Lawmakers looking to renew the wind production tax credit that just won’t die
posted at 5:31 pm on March 22, 2014 by Erika Johnsen
Unfortunately, we knew this was coming. The wildly generous wind production tax credit that provides 2.3 cents/kilowatt-hour of energy during the first ten years of a project’s operation, as well as the investment tax credit worth up to 30 percent of the costs of developing wind turbines, have been allowed to lapse multiple times over the years, only to be resurrected — zombie-like — shortly thereafter. The well-monied wind lobby has its hands full with the industry-wide freakout that ensues every time the tax credits near their expiration dates, since wind energy is so thoroughly reliant on federal special treatment for survival, and credits’ expiration at the end of 2013 resulted in a whole lotta’ wind project proposals making it in under the wire during last year’s fourth quarter.
But that expiration was never going to be allowed to stand for long. Via The Hill:
A group of 144 members of the Congress sent letters Friday urging their colleagues to renew tax credits that help the wind energy industry. …
“Like all businesses, the wind industry seeks certainty and predictability so that long-term project decisions and investments can be made,” said the letter signed by Sens. Chuck Grassley (R-Iowa) and Mark Udall (D-Colo.), along with 24 other senators.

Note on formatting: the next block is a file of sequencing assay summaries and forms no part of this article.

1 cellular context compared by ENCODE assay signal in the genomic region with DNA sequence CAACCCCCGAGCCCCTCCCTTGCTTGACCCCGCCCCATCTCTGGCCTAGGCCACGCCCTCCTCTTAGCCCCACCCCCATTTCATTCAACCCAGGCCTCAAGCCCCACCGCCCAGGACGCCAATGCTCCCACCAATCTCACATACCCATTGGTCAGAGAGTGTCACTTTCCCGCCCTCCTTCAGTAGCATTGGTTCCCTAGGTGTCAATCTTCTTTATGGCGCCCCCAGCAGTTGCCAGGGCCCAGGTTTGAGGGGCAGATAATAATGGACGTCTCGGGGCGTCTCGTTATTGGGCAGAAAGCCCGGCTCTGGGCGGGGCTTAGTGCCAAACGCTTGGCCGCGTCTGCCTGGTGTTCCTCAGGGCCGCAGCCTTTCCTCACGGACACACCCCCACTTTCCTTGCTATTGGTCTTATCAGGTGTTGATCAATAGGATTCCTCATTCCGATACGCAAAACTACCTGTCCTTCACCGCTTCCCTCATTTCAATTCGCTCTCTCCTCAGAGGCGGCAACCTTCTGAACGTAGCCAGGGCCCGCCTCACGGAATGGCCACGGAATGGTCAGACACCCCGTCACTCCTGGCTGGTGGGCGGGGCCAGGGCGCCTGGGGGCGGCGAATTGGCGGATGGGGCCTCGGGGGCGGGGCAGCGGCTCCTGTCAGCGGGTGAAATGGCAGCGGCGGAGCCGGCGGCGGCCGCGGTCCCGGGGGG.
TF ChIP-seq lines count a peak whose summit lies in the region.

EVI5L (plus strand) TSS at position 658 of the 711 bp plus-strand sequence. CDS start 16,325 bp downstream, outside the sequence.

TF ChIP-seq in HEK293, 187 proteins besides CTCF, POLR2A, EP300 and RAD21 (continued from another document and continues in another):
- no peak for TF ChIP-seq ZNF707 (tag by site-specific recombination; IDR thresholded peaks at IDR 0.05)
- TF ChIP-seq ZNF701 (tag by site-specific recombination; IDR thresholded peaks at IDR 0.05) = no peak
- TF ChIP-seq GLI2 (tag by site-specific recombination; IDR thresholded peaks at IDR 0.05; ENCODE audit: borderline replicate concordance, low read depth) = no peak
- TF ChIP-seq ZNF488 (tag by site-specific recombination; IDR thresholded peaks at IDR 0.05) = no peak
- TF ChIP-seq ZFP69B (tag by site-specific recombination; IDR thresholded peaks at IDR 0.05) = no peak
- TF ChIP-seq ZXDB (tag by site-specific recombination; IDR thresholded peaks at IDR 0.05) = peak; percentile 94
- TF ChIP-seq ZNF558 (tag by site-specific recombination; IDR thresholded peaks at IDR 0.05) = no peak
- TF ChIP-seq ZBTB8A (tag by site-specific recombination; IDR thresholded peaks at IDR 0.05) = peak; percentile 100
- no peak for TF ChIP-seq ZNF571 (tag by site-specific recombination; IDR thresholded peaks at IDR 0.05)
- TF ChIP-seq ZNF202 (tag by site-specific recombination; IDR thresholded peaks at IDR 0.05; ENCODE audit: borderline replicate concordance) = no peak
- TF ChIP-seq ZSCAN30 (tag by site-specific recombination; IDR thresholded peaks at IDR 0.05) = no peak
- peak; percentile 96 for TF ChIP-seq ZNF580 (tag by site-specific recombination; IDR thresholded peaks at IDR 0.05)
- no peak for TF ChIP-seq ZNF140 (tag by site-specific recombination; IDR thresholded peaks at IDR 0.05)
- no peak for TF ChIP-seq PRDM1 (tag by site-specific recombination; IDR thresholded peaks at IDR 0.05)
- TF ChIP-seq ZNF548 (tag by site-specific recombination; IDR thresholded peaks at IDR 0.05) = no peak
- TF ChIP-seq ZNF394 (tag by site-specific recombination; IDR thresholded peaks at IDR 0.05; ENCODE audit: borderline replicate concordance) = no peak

“Without that stability, we once again risk losing many of the jobs, infrastructure and investment that the wind industry has created,” they wrote.
Reps. Steve King (R-Iowa) and Dave Loebsack (D-Iowa) sent a similar letter along with 116 of their colleagues. …
“We look forward to Congress, in particular the Senate Finance Committee, acting quickly to extend the PTC and ITC so that the U.S. remains a global leader and our businesses can continue building, expanding and hiring,” Tom Kiernan, CEO of the American Wind Energy Association, said in a Friday statement.
Dear Tom Kiernan and wind’s Congressional apologists (Democrats and “small government, free-market” Republicans): Since, as you say, the wind industry cannot “continue building, expanding and hiring” without these tax credits in place, maybe you are in the wrong industry. At this stage, by your own admission, wind energy cannot yet compete with alternative sources like natural gas — so maybe instead of throwing gobs of taxpayer money at building political preferred energy infrastructure that has yet to achieve competitive price efficiency, you could maybe throw some of that cash into R&D, or at least just stop wasting it? I absolutely agree that the wind industry needs some stability to work with, which is precisely why these subsidies should be eliminated once and for all instead of going along in this costly, torturous shame cycle of special-interest pandering.
Breaking on Hot Air